Positively, the pandemic has proven to almost every business why they must invest in digital, with SMEs specifically evaluating how new technologies can improve their efficiency. Ultimately, businesses are looking to invest in AI to bolster their bottom line and enable them to ride out the effects of the crisis.
Why AI – and why now?
It is evident from the data that businesses are, overall, becoming more receptive to the idea of introducing AI and automation into their operations. But why has it taken a global pandemic to turn the tides?
Business’ curiosity about the potential of AI has been growing notably over recent years. The onset of the pandemic earlier this year, however, has served to shift business priorities. Now, survival has emerged as the top reason to invest in new technologies, with AI being an obvious starting point.
The shift towards remote working has meant that enterprises around the world are being forced to take a step back and re-examine their existing processes. Sudden changes to working patterns have forced the hands of business leaders to leverage digital tools in an effort to find new ways of maintaining productivity in a virtual setting. As a result, companies are investing more aggressively in powerful cloud-computing technologies and advanced software as they continue to migrate their work and communications online. And ultimately, companies are also looking for ways that AI can save them money.
To that end, the pandemic has accelerated the need for AI, and has also made businesses more willing to invest in solutions that are able to automate complex, time-consuming and resource-intensive tasks. AI, meanwhile, underpins many of the key digital solutions that are enabling firms to continue delivering their services; maintain customer trust; and keep a remote workforce connected – all in a cost-effective manner.
While restrictive company culture has typically stood in the way of digital innovation on this scale, hindrances like excessive bureaucracy and red tape have been cast aside in 2020. The swift and global introduction of lockdowns and restrictions left no time to weigh up the merits and drawbacks of different approaches and oversee the gradual roll-out of digital technologies. Senior executives have had to think on their feet and make smart investments quickly to prevent their businesses from crumbling in the face of adversity.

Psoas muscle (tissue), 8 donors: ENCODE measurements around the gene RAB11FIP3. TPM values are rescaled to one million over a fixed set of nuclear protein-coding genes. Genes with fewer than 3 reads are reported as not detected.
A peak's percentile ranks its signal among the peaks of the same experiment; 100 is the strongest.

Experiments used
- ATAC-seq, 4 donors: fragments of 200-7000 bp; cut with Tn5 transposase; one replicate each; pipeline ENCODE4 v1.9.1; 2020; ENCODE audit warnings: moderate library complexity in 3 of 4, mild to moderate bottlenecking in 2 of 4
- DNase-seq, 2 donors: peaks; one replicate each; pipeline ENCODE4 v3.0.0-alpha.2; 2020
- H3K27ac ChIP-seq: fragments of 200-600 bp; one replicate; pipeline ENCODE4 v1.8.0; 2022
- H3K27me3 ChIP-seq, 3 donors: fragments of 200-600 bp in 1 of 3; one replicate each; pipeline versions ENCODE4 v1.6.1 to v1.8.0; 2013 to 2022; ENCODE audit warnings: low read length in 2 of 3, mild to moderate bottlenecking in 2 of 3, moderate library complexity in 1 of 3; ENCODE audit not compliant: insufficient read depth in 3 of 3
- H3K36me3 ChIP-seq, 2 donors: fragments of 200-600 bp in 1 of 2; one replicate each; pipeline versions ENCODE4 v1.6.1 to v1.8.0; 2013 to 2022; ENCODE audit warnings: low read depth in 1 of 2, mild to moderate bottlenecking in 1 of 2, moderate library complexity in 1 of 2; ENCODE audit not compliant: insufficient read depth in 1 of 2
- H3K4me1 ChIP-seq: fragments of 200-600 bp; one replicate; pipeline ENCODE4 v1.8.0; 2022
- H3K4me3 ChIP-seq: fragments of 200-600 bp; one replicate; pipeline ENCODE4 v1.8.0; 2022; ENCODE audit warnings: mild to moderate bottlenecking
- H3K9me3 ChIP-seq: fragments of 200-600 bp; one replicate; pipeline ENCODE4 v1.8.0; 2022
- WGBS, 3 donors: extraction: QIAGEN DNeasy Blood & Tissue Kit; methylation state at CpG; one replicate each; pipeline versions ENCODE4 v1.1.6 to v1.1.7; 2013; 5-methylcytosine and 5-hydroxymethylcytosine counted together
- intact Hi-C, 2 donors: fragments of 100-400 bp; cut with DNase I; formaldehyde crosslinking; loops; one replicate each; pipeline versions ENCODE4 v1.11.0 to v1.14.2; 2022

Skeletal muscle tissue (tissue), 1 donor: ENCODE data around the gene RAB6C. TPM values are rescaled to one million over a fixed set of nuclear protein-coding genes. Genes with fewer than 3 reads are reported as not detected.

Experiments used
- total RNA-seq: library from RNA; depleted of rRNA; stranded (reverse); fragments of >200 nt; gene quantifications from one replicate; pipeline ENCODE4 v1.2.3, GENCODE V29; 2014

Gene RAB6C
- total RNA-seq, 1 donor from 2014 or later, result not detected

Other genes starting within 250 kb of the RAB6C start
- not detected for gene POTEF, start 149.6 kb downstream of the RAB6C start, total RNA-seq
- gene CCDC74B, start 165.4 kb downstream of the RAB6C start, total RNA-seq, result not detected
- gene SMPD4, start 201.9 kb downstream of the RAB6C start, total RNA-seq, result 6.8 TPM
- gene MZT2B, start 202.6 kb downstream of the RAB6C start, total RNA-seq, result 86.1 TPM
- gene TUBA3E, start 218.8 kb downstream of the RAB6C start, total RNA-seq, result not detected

That said, the increased adoption of AI toolsets will hardly be viewed as a band-aid solution that offers temporary relief during a difficult period. While these solutions were initially needed to manage the immediate transition into the digital landscape, business leaders are also considering how they can use AI to stimulate long-term growth. Fountech.ai’s research indicates that investment in such technologies will increase in the coming year, and indeed most likely well into the future.
For this reason, COVID-19 may very well be the tipping point for AI adoption in the private sector. I look forward to seeing businesses of all sizes, sectors and structures experimenting with toolsets that will reinvent their business and set them up for lasting success.
Nikolas Kairinos is the chief executive officer and founder of Soffos, the AI-powered KnowledgeBot. He also founded Fountech.ai, a company which is driving innovation in the AI sector and helping consumers, businesses and governments understand how this technology is making the world a better place.